Assume that we have a way of quantifying happiness, and assume that all the people mentioned are equally well-off (not that the second point matters, I don't think). I know what the answer would be if "happiness" was replaced with "money" in my question. Because of diminishing marginal returns, we would give 100 dollars each to 10 people to maximize total utility(happiness). But happiness itself surely doesn't have such diminishing marginal returns (because it is the end goal, and doesn't "return" anything). So would a pure utilitarianism say that the two decisions are morally equivalent?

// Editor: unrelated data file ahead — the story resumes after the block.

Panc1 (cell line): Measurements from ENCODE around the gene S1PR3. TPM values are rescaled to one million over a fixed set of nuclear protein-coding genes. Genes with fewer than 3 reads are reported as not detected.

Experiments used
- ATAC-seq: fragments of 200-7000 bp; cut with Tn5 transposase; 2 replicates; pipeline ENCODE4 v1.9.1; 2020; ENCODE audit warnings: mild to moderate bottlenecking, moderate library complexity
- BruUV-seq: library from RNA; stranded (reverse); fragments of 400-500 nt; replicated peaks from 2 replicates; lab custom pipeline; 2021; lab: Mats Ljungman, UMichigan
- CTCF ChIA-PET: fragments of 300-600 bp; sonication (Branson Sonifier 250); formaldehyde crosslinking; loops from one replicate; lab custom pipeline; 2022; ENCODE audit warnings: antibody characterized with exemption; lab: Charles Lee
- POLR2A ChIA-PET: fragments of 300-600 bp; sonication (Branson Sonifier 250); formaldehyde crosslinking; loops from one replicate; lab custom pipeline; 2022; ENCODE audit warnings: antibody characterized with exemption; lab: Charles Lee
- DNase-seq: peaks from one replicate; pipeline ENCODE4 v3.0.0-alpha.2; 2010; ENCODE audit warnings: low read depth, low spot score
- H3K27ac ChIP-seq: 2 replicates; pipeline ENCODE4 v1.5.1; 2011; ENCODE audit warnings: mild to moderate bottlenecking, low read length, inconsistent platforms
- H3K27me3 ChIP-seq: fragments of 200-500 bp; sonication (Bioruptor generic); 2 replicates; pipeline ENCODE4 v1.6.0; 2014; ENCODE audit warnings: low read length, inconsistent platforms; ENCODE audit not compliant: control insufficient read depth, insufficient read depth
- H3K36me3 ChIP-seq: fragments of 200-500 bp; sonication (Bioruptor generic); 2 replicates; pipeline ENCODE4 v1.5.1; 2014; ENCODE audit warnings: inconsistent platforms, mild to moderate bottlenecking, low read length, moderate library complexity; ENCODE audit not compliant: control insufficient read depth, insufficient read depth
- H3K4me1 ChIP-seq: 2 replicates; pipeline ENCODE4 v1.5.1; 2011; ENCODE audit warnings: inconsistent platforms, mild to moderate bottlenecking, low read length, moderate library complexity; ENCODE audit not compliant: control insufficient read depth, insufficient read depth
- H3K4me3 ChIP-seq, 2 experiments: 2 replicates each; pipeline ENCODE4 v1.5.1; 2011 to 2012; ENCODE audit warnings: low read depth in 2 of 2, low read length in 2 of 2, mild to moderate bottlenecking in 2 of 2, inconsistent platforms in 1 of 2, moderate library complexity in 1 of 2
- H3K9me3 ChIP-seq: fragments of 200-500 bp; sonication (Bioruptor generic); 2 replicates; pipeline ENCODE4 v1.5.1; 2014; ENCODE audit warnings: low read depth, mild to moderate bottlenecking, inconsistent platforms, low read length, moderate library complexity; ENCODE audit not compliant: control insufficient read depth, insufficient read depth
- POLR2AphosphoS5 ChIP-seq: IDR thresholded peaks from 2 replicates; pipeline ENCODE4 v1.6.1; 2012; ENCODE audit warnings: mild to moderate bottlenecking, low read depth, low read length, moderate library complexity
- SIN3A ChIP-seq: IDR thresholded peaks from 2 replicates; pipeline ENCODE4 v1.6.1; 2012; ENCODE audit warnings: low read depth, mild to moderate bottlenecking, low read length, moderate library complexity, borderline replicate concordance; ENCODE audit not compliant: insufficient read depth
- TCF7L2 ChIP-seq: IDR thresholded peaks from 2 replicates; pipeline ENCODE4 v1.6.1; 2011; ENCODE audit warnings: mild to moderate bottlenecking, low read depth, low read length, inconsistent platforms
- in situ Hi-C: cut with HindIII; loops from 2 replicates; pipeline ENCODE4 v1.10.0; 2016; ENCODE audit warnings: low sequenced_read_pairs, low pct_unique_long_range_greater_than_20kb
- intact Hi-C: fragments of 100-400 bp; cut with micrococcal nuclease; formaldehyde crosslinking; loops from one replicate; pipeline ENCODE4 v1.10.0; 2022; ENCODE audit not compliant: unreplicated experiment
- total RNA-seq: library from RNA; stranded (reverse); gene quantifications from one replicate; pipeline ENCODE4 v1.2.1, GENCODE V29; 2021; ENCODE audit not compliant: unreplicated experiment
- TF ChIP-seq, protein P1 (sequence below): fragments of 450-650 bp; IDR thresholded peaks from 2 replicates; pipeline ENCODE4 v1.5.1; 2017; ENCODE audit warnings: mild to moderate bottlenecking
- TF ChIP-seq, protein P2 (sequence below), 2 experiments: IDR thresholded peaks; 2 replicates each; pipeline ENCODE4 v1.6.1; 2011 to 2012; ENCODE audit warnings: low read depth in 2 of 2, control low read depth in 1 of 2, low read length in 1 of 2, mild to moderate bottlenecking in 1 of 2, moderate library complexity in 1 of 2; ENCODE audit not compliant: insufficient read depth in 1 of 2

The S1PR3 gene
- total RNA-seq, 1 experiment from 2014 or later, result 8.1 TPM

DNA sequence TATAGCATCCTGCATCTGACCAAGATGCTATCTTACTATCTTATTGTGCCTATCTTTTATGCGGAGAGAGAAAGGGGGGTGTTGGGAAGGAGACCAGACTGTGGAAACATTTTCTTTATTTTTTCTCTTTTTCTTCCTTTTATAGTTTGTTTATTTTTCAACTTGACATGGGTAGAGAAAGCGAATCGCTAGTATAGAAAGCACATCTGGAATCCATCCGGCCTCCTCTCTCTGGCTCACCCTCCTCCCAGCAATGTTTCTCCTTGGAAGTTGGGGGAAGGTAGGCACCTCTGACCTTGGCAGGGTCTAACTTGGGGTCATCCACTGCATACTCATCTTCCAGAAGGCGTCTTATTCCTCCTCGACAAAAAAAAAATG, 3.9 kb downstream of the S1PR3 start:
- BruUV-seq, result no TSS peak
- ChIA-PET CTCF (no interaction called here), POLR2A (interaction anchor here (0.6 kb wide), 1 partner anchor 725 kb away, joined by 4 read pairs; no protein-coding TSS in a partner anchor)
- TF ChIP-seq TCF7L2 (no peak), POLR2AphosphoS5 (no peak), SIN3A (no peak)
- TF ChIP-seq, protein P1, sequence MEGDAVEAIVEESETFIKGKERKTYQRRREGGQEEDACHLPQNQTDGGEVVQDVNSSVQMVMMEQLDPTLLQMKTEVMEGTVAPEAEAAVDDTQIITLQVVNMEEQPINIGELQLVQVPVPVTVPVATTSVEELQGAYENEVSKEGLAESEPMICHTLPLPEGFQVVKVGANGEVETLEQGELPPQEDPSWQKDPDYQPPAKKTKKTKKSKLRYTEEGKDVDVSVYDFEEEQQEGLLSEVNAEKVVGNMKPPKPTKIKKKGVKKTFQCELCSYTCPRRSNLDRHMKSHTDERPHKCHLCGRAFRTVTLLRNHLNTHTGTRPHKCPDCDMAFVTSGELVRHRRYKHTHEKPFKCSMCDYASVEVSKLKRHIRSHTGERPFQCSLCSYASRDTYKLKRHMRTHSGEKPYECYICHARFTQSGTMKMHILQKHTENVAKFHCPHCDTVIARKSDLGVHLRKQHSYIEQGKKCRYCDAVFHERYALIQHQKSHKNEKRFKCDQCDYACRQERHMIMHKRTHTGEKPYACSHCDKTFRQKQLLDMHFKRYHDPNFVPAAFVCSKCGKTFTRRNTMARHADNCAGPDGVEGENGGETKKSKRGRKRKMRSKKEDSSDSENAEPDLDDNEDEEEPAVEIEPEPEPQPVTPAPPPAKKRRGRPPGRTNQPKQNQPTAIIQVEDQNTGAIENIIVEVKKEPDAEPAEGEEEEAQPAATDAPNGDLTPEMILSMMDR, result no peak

To add onto this, given the choice between giving 10000 units of happiness to 1 person and distributing 9999 units equally amongst 10 people, would a utilitarian choose the former?
I consider myself a utilitarian, and personally believe it is far "better" than other ethical systems, but this is a question which somewhat troubles me as it goes against my intuition (which I know isn't really important).